How our generation sees Shahbag
by Khushi Kabir
[AoD Editors: This written during the second week of Shahbagh. Though situation on ground has changed a great deal since then, we are sharing with bloggers to look at an earlier perspective when the movement first started]
I have several differences with some of my closest friends on this issue, a) those not participating fully in the movement b) those who pay occasional visits for a couple of hours at most, c) those who are outside the country so don’t get the pulse, d) those in the country and never go. Some differences are on semantics, as well in content, some in regard to positions taken. This understanding of what is happening is something that unless one is part of, it is difficult to describe.
The Shahbagh phenomena grows, it changes, slogans change. It is organic and developing as per demands of the day. I have been there from the moment it began on the 5th February with less than a few hundred gathering, to what it is now, a national movement of epic size, which I certainly have not seen in terms of the numbers gathered at one spot, in the last few decades and definitely not in the number of days it has been sustaining itself.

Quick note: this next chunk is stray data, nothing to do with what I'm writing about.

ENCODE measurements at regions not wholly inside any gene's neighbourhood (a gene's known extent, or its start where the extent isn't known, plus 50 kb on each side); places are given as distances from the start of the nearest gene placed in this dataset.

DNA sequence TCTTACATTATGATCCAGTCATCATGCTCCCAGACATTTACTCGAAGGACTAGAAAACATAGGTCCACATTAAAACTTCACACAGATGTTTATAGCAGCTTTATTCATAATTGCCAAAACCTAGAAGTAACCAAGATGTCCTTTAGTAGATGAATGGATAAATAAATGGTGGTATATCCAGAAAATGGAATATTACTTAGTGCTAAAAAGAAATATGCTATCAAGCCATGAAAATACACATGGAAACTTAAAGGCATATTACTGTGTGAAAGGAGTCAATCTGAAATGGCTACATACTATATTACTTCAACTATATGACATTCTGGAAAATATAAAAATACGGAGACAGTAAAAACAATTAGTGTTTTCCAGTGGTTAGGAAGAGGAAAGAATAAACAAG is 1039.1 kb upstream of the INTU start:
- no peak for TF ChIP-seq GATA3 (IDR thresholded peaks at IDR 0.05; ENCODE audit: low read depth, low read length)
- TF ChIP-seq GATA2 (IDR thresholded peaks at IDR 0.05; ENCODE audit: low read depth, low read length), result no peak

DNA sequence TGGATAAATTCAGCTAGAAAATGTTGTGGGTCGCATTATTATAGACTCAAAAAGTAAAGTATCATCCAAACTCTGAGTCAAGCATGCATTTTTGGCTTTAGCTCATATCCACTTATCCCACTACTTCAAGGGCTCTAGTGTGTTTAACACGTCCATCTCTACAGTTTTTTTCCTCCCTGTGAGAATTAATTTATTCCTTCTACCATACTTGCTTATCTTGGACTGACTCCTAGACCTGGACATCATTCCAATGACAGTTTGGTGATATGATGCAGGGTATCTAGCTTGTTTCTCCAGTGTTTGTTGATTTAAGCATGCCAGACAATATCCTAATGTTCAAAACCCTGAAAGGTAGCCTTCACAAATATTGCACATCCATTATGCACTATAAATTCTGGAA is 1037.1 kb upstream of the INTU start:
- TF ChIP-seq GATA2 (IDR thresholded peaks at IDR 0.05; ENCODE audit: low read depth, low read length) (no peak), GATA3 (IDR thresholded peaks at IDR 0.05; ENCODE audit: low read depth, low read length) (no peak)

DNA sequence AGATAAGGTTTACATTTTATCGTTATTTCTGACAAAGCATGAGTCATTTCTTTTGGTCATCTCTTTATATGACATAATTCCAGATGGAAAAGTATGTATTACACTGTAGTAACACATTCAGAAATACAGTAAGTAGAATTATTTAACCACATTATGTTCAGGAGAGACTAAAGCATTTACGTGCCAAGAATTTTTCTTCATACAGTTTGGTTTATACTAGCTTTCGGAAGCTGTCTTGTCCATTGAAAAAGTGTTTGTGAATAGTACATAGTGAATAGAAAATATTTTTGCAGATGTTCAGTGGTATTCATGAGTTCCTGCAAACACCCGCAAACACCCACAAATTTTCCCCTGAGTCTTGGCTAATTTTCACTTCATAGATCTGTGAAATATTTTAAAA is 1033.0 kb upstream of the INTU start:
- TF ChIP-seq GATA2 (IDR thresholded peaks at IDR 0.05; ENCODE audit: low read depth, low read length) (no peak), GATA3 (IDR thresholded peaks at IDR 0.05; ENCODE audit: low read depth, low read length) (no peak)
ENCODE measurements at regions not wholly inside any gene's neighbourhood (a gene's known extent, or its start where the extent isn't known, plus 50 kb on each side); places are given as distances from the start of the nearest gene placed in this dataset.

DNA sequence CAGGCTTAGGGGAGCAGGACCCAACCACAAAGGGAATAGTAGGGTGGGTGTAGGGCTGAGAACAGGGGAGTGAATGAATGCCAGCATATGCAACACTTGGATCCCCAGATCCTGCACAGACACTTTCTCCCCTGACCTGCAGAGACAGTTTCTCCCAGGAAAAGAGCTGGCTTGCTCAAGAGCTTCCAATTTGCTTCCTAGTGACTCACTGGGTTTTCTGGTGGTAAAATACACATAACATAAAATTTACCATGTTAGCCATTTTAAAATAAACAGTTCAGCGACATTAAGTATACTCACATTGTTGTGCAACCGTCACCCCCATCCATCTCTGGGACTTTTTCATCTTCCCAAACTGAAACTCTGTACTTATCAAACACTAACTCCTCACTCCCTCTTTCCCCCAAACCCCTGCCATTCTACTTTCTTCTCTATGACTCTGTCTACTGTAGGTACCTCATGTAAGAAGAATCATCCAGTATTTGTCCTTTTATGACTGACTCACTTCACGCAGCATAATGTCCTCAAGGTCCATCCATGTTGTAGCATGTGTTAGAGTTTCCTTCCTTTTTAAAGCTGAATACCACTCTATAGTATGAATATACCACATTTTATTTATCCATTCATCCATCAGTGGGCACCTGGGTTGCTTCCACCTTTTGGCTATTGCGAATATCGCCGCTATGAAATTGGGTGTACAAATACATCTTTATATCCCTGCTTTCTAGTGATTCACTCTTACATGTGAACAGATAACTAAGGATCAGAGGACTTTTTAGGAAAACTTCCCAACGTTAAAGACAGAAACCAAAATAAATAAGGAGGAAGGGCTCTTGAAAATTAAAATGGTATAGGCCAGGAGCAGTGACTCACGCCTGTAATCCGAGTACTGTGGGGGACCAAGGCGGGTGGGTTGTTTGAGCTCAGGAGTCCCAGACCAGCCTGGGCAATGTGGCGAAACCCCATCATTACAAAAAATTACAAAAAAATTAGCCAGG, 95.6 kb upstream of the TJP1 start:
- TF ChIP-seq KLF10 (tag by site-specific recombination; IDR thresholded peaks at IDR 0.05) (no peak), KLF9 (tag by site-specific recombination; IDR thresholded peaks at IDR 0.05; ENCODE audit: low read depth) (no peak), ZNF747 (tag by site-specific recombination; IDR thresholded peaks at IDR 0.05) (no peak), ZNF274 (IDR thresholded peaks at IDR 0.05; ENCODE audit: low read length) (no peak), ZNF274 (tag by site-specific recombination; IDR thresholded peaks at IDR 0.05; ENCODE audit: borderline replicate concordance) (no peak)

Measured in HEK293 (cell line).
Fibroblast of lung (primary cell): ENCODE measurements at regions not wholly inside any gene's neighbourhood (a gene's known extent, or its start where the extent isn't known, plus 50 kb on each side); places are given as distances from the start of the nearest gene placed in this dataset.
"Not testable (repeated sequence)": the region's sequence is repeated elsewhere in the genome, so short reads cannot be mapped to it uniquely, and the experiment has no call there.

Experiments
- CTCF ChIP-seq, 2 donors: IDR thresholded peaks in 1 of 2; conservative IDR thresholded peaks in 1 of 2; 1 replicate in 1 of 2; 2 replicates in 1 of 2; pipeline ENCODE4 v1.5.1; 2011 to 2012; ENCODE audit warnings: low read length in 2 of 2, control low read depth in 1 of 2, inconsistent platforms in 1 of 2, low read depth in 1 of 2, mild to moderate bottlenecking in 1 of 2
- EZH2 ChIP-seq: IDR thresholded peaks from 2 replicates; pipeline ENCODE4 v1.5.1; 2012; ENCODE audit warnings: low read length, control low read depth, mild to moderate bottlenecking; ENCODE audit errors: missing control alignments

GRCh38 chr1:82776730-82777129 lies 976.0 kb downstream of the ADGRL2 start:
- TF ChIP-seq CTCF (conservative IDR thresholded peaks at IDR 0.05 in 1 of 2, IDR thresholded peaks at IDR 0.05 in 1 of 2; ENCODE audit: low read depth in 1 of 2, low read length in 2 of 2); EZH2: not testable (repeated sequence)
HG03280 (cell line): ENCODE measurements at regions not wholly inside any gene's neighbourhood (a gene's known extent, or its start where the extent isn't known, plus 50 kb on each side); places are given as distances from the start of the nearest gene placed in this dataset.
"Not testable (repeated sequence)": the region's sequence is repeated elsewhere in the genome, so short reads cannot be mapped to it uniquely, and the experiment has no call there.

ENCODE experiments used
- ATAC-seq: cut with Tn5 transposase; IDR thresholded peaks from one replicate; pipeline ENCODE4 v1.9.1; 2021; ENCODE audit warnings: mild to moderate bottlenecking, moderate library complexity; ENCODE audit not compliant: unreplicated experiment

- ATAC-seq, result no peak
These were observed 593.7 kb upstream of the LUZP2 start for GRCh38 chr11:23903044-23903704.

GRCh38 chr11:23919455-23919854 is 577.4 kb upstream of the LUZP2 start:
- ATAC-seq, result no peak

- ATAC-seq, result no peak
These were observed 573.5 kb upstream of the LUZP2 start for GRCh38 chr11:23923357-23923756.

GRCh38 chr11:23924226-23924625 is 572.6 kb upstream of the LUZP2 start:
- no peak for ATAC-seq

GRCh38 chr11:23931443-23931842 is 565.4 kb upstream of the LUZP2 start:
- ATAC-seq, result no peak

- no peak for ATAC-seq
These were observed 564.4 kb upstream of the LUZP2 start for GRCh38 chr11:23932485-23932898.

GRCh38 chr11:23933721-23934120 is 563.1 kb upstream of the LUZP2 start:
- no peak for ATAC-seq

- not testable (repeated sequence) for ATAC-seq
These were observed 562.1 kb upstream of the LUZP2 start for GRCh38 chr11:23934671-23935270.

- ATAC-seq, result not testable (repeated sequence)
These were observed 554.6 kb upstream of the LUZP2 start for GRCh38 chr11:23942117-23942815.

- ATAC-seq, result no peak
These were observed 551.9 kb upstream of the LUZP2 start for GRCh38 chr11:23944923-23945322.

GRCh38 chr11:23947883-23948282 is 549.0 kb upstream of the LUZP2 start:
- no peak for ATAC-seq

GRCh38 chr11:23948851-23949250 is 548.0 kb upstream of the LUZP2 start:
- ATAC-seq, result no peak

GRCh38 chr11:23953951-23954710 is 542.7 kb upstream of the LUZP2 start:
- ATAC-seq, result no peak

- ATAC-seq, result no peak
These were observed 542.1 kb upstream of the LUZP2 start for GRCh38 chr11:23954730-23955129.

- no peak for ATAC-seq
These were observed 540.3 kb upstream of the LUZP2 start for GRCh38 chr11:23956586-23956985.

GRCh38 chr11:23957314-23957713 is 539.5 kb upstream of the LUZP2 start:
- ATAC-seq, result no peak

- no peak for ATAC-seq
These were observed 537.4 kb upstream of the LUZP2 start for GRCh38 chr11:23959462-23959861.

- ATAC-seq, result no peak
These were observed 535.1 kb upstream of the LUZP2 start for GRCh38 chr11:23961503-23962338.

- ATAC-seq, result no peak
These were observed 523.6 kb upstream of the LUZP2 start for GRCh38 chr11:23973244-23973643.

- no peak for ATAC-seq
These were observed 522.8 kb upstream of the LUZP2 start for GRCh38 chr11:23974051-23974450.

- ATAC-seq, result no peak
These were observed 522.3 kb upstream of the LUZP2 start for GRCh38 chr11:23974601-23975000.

People were skeptical it would not last over a week. It is now almost one month.
It is true that it is the generation born after 1971 who are in the lead. They are trying to ensure that this does not get taken over by the ‘elders’, the known leaders, many of whom hover in the centre everyday. The ‘elders’, the cultural activist leaders, the professional’s federation etc. have started their own programme from yesterday, March 1, as they always do each year.
Shahbagh belongs to the youth. Women are there in large numbers and are in the forefront of giving slogans, which has been the mainstay and life of this movement.
Now to give you and put forward very briefly, how I have seen this movement. There is no one single group in leadership. Though after the killing of one of the bloggers, one face is now the public face, a Dr. Imran. This probably due to security reasons, but he is not the only decision maker.